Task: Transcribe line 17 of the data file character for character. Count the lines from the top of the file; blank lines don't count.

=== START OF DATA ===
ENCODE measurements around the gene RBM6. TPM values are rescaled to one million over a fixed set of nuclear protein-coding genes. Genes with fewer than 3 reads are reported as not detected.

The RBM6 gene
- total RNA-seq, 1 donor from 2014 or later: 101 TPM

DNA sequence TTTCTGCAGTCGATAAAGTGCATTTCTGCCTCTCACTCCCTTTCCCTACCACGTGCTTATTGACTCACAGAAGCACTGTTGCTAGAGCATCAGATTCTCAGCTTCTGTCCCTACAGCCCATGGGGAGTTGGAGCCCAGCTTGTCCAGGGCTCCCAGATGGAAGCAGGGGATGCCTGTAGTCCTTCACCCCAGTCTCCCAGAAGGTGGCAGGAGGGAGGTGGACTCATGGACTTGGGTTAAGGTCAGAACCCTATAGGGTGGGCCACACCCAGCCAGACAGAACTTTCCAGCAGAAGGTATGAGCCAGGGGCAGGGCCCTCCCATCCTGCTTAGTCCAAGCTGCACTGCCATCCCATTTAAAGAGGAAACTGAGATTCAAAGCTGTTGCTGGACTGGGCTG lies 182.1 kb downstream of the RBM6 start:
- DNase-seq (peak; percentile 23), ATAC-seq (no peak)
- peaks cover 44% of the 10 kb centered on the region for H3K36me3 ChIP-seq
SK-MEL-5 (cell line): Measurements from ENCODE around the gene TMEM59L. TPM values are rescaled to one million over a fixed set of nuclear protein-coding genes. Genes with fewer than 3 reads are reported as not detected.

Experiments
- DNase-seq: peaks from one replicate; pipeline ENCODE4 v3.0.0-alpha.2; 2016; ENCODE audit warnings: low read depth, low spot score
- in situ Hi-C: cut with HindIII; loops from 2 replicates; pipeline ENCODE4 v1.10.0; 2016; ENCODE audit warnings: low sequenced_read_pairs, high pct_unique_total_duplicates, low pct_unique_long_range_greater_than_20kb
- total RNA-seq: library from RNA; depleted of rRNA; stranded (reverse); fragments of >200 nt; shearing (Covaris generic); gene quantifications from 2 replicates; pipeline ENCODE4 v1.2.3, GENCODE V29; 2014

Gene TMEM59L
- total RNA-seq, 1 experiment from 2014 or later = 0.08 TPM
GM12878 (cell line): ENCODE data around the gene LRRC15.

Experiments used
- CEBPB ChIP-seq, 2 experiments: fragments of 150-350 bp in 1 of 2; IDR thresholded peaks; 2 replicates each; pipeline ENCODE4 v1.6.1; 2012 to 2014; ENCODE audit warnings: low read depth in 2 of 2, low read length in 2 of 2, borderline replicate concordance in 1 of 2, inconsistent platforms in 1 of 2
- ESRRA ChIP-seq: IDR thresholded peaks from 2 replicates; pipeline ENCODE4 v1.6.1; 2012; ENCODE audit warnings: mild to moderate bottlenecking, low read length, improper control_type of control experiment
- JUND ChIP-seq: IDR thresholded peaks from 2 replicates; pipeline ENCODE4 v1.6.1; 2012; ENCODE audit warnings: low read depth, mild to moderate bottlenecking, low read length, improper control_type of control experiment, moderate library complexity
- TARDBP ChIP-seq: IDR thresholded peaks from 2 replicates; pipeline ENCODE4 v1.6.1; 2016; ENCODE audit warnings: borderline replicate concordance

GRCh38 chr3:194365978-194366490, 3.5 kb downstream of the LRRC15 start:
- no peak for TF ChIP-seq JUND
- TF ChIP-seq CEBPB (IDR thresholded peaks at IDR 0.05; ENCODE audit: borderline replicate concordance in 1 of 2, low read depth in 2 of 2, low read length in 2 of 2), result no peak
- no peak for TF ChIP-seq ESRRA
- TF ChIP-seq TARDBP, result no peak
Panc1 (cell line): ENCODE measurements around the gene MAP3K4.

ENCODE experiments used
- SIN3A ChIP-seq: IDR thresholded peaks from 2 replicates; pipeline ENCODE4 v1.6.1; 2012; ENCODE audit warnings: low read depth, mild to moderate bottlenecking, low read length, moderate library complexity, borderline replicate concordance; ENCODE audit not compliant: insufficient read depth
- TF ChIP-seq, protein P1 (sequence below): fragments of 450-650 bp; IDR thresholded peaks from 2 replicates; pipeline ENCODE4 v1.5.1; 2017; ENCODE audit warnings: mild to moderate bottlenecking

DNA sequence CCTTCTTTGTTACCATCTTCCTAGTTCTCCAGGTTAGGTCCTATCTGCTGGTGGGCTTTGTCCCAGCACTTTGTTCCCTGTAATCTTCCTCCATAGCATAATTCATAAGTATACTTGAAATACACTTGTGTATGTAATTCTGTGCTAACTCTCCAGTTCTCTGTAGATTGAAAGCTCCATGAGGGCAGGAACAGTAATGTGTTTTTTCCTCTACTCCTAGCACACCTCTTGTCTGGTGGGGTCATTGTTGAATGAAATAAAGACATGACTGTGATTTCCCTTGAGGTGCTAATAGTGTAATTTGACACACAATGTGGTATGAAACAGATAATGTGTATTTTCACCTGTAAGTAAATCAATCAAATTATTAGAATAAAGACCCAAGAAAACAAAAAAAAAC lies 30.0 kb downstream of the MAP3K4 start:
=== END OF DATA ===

- ESRRA ChIP-seq: IDR thresholded peaks from 2 replicates; pipeline ENCODE4 v1.6.1; 2012; ENCODE audit warnings: mild to moderate bottlenecking, low read length, improper control_type of control experiment